Micro 4/3 shooters are a great bunch. They realize the value of a lightweight, portable rig while still demanding 4K recording with image quality that rivals much more expensive rigs. The list of viable Micro 4/3 cinema cameras continues to grow and show son sign of slowing down. One of the only drawbacks to shooting Micro 4/3 has been the crop factor when compared to Super 35 format. Micro 4/3 requires wider lenses to achieve a field of view similar to that of a Super 35 format sensor, therefor increasing the depth of field of a given shot. For example, if you wanted to shoot a scene with a 50mm lens on Super 35 format, but with Micro 4/3, you would need to jump to a 25mm lens. This wider focal length is going to increase your depth of field and give you less bokeh. Most shooters struggle to compensate for this by using faster lenses. Continue reading “Planet5D Takes a Closer Look at Voigtlander Noktons”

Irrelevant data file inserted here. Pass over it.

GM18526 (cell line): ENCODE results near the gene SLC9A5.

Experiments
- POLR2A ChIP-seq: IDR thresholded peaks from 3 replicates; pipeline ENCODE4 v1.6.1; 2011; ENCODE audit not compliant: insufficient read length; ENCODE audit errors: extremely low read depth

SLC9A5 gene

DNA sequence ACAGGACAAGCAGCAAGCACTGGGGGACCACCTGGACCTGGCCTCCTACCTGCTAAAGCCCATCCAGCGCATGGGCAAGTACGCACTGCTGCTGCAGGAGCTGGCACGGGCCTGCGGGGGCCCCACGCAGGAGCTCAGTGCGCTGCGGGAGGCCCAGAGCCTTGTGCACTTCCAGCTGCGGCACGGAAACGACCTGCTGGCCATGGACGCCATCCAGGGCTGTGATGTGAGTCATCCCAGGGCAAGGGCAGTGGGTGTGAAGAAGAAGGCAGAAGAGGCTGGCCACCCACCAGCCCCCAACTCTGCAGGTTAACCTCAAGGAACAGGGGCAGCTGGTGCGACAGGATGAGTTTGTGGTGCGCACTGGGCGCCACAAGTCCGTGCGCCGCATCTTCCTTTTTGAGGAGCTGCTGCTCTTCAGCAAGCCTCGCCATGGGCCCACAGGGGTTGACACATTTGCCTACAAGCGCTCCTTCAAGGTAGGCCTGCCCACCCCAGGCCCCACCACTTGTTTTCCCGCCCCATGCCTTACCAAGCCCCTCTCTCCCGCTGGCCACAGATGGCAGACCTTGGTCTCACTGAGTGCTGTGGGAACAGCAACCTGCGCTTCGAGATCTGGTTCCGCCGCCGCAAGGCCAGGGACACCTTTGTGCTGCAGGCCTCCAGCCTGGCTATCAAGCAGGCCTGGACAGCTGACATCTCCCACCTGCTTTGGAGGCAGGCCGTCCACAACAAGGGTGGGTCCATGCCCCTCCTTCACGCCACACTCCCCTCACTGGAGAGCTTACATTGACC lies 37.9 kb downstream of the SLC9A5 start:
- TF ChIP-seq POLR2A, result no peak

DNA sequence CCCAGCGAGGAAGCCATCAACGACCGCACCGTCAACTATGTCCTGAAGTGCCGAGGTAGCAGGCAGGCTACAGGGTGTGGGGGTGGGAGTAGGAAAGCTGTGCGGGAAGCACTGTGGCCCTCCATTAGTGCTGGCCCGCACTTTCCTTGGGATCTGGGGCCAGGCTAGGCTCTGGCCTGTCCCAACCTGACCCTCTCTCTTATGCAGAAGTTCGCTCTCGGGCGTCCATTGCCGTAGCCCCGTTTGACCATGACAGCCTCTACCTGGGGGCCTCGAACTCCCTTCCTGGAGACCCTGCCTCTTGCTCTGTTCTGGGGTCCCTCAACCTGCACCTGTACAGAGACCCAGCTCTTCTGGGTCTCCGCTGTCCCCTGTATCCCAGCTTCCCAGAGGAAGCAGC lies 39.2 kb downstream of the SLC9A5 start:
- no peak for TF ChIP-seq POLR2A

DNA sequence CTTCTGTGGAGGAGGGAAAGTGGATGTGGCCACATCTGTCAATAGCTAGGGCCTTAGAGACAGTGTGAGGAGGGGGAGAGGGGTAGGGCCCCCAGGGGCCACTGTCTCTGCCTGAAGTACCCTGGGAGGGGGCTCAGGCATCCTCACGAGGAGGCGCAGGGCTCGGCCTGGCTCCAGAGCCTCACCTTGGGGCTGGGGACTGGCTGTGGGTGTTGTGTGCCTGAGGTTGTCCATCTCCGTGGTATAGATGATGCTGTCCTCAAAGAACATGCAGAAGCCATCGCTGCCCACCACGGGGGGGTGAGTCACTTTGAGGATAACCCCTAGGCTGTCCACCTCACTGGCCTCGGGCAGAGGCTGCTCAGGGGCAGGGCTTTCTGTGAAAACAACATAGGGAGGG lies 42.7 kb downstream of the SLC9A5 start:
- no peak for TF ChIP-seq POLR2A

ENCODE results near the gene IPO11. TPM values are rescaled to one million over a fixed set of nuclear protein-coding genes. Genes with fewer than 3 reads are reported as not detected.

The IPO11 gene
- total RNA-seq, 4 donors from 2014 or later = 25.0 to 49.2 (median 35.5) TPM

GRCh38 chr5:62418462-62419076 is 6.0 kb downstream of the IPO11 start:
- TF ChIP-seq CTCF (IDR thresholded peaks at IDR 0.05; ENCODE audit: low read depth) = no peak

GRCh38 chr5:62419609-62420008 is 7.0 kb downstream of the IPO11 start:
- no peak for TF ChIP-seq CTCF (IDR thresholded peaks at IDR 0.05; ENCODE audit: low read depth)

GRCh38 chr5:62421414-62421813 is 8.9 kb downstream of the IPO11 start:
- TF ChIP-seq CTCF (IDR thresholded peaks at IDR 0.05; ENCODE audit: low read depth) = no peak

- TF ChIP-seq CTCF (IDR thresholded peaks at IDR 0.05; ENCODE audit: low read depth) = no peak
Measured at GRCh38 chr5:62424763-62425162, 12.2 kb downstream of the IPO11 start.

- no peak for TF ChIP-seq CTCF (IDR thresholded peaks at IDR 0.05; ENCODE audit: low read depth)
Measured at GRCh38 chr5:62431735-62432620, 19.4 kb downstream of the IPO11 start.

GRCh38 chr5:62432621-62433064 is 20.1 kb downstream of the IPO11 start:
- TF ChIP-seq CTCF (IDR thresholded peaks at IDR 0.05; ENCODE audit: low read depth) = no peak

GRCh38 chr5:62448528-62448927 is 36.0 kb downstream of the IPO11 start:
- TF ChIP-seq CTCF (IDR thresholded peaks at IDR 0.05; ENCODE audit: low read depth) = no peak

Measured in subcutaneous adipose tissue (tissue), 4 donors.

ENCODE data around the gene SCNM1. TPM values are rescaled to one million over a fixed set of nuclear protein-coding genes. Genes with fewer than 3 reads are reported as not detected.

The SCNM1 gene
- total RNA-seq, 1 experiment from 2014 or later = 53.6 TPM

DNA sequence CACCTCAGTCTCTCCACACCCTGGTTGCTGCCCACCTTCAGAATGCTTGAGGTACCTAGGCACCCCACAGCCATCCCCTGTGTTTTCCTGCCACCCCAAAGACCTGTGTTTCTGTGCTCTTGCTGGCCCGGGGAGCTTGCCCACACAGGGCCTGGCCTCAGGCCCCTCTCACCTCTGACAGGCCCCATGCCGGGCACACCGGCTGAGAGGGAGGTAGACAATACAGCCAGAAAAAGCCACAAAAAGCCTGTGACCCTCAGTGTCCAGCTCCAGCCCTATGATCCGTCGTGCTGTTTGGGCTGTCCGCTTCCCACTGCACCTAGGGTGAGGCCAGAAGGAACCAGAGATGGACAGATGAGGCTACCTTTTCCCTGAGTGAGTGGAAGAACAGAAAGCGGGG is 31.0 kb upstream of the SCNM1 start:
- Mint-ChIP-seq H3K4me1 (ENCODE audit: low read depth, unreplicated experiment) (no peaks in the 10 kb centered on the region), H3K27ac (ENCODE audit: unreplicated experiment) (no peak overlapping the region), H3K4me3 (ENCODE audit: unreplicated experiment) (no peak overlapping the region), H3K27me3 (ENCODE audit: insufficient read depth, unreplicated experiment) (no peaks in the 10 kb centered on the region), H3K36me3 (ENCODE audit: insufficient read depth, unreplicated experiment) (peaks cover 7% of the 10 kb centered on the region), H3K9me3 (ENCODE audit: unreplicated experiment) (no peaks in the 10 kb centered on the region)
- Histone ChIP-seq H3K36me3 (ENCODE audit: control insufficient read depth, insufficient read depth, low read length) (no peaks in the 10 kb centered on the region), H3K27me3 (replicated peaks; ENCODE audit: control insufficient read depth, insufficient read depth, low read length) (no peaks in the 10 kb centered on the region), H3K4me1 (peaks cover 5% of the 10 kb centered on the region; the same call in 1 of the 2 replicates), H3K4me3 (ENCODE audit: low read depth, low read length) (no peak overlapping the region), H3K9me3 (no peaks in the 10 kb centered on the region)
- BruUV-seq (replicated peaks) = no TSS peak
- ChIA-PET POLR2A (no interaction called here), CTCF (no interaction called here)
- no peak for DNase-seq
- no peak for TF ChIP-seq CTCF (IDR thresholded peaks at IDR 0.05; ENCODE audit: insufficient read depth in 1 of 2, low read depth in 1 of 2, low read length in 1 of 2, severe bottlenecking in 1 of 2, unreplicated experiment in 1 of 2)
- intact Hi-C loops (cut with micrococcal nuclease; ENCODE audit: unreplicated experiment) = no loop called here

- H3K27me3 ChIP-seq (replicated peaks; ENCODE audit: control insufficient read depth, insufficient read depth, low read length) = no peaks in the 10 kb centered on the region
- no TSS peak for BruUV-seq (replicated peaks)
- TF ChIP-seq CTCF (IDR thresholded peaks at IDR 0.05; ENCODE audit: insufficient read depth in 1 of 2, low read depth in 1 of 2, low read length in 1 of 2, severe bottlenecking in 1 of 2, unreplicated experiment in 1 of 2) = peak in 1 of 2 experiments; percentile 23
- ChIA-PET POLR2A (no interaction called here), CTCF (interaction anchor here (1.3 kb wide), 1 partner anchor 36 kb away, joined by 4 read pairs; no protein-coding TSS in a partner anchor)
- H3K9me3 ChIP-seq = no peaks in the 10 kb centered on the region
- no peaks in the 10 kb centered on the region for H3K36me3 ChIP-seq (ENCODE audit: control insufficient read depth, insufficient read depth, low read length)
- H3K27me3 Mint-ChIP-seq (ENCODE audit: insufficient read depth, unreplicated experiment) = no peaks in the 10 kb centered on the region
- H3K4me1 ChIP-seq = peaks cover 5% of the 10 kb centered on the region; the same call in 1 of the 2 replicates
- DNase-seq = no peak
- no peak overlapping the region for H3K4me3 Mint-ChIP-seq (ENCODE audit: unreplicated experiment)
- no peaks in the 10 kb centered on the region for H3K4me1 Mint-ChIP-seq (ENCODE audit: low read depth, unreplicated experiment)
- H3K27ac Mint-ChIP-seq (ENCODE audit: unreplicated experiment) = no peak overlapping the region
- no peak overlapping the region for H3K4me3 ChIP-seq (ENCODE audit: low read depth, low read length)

Zeiss recently announced that they will be utilizing the Micro Four Thirds standard on their sought after CP.2 Compact Primes. This will come in the form of an interchangeable mount in addition to the existing Nikon F, Canon Eos, and PL mount. The Micro 4/3 mount will allow the cinemaesque CP.2s to be used on the popular Panasonic AF-100 camera instead of adapting the Nikon, Canon, or PL mount. Just another example of Zeiss keeping up with the latest and greatest. The CP.2 lenses have an optional support hole on the bottom of the lens that I would strongly suggest utilizing since the Micro 4/3 mount is very fragile compared to a PL mount. I certainly wouldn’t suggest relying on only the Micro 4/3 mount to support a lens as heavy as a CP.2.